This Writer is one of those who argued against Tom Watson when he appeared on Twitter in support of Laura Kuenssberg.
It should be made clear from the outset that he wasn’t “bombarded by Twitter users” as a result. Anyone with as large a following as Mr Watson who passes such a controversial comment may expect a high volume of responses.
My own belief is that the spontaneous response to Ms Kuenssberg didn’t undermine Mr Corbyn’s speech, but rather underlined his message that the BBC’s reporting of him is irresponsible.
I said as much in my own tweeted response: “Did you not realise that she was being hissed because Laura Kuenssberg does her job so badly?”
Tom didn’t deign to respond directly to me, although his “I understand people hold many views on how she does her job but… hissing at her because of those views is wrong” may have been an indirect reply. It’s full of weasel words, though. People didn’t hiss at her because of their views but because of the way she does her work. And his description of it as “wrong” is his own opinion and no more valid than those he was attacking.
I was then challenged by a Watson follower called Mark Smith, who wrote: “We gain nothing from booing like that – boorish and pathetic.” Again, that is nothing more than the writer’s personal opinion.
I countered by pointing out: “Maybe, but also direct and heartfelt.” As it clearly was. Mr Smith then went away.
Meanwhile, Tom clearly wasn’t having a good time, and ended up transmitting his sarcastic “hissing revolution” tweet.
So first he tried to set his own opinion above those of the rest of us, then in response to his self-dubbed “hissing revolution” he had a hissy fit.
This is not fitting behaviour for the deputy leader of the Labour Party.
Tom Watson, the deputy Labour leader, has criticised party supporters who booed and hissed at the BBC’s Laura Kuenssberg at a speech by Jeremy Corbyn, saying it undermined the leader’s message.
The senior Labour MP said he was embarrassed at the “rude and inappropriate” behaviour when Kuenssberg was doing her job.
Watson made his views about the incident clear on Twitter, saying: “Hissing is not the answer and it undermined Jeremy’s message.”
He added: “I understand people hold many views on how she does her job but … hissing at her because of those views is wrong.”
Throughout the evening, he was bombarded by Twitter users defending the right of the audience to show their upset at Kuenssberg through hissing and booing.
Watson replied to many of them, sometimes sarcastically, telling one person: “Oh yes I can see it now, the hissing revolution. I think you might be onto something there. Please write it all up in a pamphlet.”*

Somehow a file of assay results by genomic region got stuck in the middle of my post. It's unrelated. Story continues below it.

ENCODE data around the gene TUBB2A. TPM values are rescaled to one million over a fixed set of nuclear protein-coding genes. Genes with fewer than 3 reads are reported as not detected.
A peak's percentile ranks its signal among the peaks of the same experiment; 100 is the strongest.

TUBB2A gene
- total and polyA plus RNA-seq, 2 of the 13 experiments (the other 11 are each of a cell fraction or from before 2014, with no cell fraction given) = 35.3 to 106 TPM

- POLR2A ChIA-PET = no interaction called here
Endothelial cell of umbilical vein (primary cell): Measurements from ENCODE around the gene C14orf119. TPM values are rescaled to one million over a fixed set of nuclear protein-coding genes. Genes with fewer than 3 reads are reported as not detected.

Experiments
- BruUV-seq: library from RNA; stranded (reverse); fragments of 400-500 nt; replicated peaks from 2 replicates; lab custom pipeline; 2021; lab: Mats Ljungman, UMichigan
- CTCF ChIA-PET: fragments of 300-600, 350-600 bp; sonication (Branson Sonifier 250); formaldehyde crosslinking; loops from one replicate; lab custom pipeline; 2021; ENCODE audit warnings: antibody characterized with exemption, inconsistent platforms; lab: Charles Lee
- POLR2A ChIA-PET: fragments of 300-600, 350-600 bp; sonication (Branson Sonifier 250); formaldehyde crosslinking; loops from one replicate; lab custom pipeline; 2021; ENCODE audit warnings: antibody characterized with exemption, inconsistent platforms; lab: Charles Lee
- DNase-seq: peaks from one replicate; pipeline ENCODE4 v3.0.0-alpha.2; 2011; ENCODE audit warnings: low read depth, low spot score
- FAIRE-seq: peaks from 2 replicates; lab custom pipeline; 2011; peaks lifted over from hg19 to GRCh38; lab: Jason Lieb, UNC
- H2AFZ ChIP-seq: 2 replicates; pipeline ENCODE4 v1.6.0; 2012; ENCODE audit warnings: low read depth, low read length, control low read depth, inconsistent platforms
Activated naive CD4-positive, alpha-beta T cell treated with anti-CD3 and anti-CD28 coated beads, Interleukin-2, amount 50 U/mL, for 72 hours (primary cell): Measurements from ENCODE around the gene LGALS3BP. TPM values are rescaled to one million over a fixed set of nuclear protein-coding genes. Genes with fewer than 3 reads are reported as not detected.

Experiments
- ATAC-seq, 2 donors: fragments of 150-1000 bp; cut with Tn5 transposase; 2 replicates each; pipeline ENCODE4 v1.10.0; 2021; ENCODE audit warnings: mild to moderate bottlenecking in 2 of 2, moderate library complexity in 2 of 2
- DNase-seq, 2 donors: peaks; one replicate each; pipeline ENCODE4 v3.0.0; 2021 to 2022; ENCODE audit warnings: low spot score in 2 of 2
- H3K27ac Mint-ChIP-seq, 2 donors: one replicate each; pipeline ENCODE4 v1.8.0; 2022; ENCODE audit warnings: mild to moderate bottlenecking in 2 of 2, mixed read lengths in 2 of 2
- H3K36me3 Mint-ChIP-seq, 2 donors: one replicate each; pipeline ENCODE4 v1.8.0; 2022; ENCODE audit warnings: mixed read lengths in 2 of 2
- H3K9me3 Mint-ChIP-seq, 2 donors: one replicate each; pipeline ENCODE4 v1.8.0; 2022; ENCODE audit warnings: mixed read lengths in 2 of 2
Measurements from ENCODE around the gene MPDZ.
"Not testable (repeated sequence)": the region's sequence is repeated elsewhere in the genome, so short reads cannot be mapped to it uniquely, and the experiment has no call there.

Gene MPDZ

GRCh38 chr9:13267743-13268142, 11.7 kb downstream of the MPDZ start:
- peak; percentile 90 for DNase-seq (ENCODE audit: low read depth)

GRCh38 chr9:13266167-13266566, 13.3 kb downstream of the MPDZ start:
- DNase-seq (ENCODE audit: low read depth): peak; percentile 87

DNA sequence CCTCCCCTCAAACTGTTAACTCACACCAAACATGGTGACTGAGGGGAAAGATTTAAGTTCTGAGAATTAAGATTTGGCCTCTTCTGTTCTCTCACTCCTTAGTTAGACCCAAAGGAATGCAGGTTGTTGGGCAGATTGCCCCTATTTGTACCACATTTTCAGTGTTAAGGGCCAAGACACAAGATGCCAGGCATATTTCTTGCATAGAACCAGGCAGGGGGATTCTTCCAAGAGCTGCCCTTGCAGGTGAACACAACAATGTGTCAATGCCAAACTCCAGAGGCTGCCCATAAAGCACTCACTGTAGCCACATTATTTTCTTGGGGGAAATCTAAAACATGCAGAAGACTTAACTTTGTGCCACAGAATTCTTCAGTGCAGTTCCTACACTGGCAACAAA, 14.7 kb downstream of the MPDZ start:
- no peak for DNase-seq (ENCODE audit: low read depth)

Perhaps Mr Watson should have taken a leaf from Jeremy Corbyn’s book. When Ms Kuenssberg was hissed, he quieted those making the noise and then responded courteously. The point had been made and he knew he didn’t need to make a drama out of it.
Meanwhile, social media news site The Canary presented the other side of the story, and did it rather well:
The mainstream media has closed ranks to protect the BBC’s Political Editor, Laura Kuenssberg, but the public aren’t falling for it.
On Thursday, Labour supporters who contribute to Kuenssberg’s wages (through the TV licence fee) expressed criticism of her biased coverage by booing and hissing when she began to ask Jeremy Corbyn a question.
There has since been wall-to-wall media coverage condemning the Labour supporters and protecting Kuenssberg from criticism.
Criticism of Kuenssberg and the BBC’s political coverage is entirely legitimate. The bias stems from a number of issues:
•A business- and Conservative-oriented regulatory body and leadership.
•The Conservative government squeezing the broadcaster’s budget, leading its journalists to fear for the salaries and way of life they have become accustomed to.
And the manifestation of these fundamental issues is very clear to social media users.
From smearing supporters of a petition calling for Kuenssberg to be dismissed as sexist to deflecting public criticism of her, the media has clearly endeavored to protect the journalist from accountability.
But the public really aren’t buying it.**
Examples of the public not buying it followed, and they were many.
This, from Die Originale, was fairly representative: “The booing and hissing of Laura Kuenssberg wasn’t an attempt to stifle free press, it was an attempt to hold it to account.”
‘I’m alright Jack’ tried sarcasm: “How dare these people speak out of turn, express any criticism of Laura Kuenssberg or any public figure; don’t they know their place?”
Possibly the most pointed came from This Writer’s old friend Kanjin Tor: “The people defending Laura Kuenssberg after a midly & very British show of disapproval by the audience would probably defend Lord Haw Haw.”
Tom Watson should ask himself if he really wants to be among them.
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